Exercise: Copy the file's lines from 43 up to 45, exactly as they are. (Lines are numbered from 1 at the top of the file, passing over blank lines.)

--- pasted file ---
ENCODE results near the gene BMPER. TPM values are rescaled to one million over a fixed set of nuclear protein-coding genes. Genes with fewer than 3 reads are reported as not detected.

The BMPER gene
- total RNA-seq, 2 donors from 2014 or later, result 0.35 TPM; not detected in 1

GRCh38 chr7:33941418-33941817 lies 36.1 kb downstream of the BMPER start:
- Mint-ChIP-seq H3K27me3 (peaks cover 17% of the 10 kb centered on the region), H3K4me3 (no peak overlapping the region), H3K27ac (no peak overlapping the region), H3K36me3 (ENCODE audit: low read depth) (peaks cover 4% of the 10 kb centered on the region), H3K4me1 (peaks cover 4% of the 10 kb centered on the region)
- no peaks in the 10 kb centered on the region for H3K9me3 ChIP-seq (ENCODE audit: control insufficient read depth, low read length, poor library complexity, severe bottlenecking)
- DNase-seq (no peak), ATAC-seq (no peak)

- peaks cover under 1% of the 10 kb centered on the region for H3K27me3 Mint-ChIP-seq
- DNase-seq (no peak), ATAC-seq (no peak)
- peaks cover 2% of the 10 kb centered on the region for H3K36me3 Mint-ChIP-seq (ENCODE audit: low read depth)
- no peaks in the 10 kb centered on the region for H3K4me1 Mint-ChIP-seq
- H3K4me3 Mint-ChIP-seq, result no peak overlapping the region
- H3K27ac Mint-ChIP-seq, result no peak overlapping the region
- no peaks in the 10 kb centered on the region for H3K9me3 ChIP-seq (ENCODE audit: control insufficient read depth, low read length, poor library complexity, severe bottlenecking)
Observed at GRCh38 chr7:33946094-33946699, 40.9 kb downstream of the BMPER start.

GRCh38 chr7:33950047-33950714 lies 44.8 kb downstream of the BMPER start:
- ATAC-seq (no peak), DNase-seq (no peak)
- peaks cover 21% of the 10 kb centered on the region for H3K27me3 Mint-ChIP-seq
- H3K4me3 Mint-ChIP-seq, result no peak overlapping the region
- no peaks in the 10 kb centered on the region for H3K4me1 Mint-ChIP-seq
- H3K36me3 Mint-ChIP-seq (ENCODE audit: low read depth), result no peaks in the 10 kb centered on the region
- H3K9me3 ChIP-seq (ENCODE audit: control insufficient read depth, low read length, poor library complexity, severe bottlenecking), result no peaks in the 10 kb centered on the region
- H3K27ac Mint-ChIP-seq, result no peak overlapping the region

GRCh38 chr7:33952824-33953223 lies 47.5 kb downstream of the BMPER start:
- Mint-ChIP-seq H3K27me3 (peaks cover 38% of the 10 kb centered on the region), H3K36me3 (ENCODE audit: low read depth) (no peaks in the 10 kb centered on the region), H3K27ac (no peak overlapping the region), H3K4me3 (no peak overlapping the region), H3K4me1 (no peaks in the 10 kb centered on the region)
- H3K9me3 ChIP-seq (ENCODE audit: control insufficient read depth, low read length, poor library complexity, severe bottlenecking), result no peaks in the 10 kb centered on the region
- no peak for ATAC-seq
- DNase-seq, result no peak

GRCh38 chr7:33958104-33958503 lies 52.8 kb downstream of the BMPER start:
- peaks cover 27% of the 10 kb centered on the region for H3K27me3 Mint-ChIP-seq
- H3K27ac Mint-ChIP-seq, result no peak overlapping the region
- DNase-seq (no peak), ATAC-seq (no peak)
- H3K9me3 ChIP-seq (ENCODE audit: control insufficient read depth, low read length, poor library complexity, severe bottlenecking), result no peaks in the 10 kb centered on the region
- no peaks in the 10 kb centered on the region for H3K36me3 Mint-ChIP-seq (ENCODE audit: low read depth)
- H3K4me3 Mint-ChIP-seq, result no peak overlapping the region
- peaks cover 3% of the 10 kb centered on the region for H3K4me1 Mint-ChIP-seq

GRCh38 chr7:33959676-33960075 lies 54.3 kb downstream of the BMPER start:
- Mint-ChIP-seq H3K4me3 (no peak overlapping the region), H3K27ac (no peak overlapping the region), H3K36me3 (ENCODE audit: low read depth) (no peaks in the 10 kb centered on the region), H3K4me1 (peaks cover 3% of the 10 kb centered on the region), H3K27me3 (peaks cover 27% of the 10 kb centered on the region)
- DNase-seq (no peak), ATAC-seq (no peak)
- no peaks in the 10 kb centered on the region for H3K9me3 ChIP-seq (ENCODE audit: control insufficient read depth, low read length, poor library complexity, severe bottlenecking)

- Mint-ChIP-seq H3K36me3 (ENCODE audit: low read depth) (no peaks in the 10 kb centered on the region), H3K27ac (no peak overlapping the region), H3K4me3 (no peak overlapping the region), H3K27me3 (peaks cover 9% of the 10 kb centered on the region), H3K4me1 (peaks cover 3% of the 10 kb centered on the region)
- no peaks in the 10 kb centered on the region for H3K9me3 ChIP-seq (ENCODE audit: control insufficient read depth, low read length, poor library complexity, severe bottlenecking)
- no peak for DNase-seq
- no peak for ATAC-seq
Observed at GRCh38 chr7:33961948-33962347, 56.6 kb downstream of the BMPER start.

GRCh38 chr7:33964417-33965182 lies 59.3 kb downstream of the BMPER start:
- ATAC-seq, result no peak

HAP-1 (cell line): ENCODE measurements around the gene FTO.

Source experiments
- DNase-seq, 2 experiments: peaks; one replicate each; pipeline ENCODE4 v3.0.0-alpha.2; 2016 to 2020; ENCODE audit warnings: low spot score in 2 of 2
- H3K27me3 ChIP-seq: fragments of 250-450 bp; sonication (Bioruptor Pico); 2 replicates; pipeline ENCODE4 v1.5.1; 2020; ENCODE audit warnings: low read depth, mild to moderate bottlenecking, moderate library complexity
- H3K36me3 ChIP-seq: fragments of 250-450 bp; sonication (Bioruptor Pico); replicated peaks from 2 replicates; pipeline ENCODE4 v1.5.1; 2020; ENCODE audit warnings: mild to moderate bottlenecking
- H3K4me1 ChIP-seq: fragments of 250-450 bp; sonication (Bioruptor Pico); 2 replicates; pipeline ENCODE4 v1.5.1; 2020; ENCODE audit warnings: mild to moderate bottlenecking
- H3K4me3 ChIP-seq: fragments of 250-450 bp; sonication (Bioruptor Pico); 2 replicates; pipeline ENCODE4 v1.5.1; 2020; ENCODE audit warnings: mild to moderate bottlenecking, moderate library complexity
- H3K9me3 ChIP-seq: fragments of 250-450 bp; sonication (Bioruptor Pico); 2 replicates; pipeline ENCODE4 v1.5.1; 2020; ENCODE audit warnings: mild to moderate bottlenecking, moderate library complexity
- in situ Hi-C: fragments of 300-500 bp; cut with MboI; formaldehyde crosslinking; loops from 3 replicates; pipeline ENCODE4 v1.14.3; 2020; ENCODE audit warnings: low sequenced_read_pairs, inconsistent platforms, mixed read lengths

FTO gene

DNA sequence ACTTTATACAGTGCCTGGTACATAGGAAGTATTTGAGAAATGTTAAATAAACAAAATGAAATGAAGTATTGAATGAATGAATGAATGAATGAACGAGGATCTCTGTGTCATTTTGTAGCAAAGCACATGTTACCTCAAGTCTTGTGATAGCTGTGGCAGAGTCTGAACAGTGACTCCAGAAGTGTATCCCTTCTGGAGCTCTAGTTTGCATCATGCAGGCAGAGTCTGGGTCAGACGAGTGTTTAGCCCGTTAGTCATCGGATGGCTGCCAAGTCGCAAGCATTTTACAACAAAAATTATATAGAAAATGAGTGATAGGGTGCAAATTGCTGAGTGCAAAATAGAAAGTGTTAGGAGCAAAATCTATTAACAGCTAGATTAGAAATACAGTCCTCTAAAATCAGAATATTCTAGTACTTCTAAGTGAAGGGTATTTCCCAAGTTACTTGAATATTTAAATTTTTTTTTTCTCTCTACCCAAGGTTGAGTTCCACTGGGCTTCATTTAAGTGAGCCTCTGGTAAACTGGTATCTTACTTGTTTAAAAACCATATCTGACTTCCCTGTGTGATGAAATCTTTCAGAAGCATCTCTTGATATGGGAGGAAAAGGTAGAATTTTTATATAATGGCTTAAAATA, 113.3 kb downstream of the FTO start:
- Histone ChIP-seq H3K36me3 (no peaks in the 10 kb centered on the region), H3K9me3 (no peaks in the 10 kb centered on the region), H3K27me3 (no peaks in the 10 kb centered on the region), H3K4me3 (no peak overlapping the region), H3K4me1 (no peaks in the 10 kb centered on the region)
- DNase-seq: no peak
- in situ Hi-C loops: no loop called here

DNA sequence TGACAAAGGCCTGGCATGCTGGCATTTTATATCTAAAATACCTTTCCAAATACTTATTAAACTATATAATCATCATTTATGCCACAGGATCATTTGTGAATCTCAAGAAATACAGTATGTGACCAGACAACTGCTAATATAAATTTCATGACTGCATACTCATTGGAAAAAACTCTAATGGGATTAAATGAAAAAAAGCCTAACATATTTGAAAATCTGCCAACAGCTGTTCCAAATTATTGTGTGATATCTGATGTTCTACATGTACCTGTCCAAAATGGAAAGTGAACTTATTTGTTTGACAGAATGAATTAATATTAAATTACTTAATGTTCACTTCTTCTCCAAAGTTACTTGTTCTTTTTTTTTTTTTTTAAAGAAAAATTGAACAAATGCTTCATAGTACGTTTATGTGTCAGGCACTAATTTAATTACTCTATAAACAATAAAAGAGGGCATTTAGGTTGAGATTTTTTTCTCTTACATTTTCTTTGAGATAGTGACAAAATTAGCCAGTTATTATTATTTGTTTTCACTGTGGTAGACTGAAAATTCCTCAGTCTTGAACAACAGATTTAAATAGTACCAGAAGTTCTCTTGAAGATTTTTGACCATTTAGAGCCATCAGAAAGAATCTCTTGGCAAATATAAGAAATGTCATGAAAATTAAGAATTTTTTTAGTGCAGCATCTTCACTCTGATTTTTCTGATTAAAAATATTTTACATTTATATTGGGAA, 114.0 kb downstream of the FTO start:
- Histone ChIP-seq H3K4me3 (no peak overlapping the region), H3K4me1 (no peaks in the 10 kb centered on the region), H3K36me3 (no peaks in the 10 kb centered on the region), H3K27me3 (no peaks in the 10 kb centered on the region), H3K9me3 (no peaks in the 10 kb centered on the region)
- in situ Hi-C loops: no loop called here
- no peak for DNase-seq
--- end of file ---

- no peak for DNase-seq
- no peak for ATAC-seq
Observed at GRCh38 chr7:33961948-33962347, 56.6 kb downstream of the BMPER start.